How much Groupon (and Groupon competitors) can the market handle? That’s the thrust of Bee business writer Bethany Clough’s interesting piece today. The wild success of Groupon has sparked a number of competitors, including several local ones. (A new local outfit, DrawCrowds.com, just debuted, and it hopes to spread to other cities.) Does Groupon and its ilk pay off? It depends. From Bethany’s story:
A nationwide survey of small businesses by a professor at Rice University in Houston found that 66% of businesses contacted said their Groupon experience was profitable. But about one-third said the deals didn’t benefit their bottom line. Some said the bargain seekers never turned into regular customers, or even came back once to pay full price. And the steep discounts can be particularly hard for restaurants and retailers that have fixed expenses. Service-based businesses and others that see little increase in costs with more customers generally have an easier time, the study found.
The Fresno Philharmonic tried a Groupon offer for its recent Edgar Meyer concert, and the promotion resulted in sales to almost 400 new customers. I noticed yesterday that the Lively Arts Foundation is trying a similar promotion with its Saturday performance of “Best of the Bay 2.” (It’s a great deal: a 47% discount.)
To me, it’s as if Groupon and its competitors are filling the function of the half-price ticket booths and other discounting ticket operations that you see in bigger cities. In fact, I wouldn’t be surprised if an even more nimble competitor to Groupon emerged for performing arts organizations that could be more responsive to last-minute ticket inventories.
Of course, it will be interesting to talk to the folks at the Philharmonic down the road and see how many of those 400 new customers — who brought in relatively little revenue to the orchestra because of the big slice that Groupon takes as commission — become repeat customers.
When it comes to other kinds of business, however, especially restaurants, I’m a little more leery. Tower Dogs is offering a great deal on LivingSocial.com today, for example: Buy a $20 gift certificate for $10. In Bethany’s story, she recaps an incident in Portland in which a cafe owner sold nearly 1,000 Groupons and ended up using $8,000 of her personal savings to cover the extra payroll expense. Bethany writes:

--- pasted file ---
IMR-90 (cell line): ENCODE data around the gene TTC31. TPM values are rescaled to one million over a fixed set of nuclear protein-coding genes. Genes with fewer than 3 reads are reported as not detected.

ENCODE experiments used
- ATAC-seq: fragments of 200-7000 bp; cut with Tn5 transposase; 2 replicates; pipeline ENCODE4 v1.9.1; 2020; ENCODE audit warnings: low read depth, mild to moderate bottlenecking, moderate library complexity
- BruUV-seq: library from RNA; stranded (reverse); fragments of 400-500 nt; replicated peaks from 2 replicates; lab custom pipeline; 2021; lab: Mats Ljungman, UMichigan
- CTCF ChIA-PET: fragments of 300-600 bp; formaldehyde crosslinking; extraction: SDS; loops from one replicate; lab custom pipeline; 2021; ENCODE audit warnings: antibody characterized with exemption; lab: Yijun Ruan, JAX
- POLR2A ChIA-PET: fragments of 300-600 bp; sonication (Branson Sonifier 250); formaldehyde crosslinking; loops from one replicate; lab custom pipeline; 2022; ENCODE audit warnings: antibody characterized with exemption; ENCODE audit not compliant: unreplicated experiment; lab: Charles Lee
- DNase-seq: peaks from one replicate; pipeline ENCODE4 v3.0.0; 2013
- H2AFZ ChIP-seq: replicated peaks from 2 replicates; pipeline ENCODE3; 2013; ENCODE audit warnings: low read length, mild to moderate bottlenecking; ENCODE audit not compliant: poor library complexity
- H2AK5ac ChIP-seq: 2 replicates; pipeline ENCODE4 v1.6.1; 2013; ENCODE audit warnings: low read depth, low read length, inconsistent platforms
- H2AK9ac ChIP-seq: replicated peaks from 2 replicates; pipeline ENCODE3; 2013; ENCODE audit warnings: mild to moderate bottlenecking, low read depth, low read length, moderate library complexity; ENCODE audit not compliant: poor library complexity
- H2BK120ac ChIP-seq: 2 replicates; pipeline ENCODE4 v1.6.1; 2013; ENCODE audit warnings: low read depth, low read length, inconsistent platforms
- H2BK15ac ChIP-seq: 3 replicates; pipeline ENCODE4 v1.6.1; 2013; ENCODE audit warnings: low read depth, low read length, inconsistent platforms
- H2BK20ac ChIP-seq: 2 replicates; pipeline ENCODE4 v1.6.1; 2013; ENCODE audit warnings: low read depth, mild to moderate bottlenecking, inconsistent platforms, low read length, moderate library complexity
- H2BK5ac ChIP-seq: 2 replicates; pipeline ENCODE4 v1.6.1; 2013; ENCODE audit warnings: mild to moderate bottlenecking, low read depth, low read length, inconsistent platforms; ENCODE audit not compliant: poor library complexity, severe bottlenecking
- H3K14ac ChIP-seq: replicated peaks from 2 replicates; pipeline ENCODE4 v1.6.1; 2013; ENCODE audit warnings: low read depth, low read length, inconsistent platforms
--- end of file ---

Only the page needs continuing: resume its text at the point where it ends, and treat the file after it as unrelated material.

The owner of Twee Boutique & Gallery in the Tower District said she tried Groupon, but wouldn’t do it again. The shop, which sells handmade clothing, jewelry and other items, sold 82 Groupons for $20 worth of merchandise for $10. “For every $20 of merchandise … I only got $4.75,” said owner Melanie Davis.
I’ve also noticed that some social-marketing sites are getting pretty sneaky when it comes to grabbing new customers. For example, yesterday a great deal was available on LivingSocial.com in which you could buy a $20 Amazon.com gift certificate for $10. The sneaky part, though, was that if you spread the link around and got three other friends to buy the same deal, then you got your gift certificate for free. Something about this really rubs me the wrong way. It’s like it’s just one step away from Amway-style multi-level marketing. Can you imagine if our email inboxes and Facebook accounts become littered with friends trying to get you to buy stuff so they’ll get a better deal? It could become really annoying.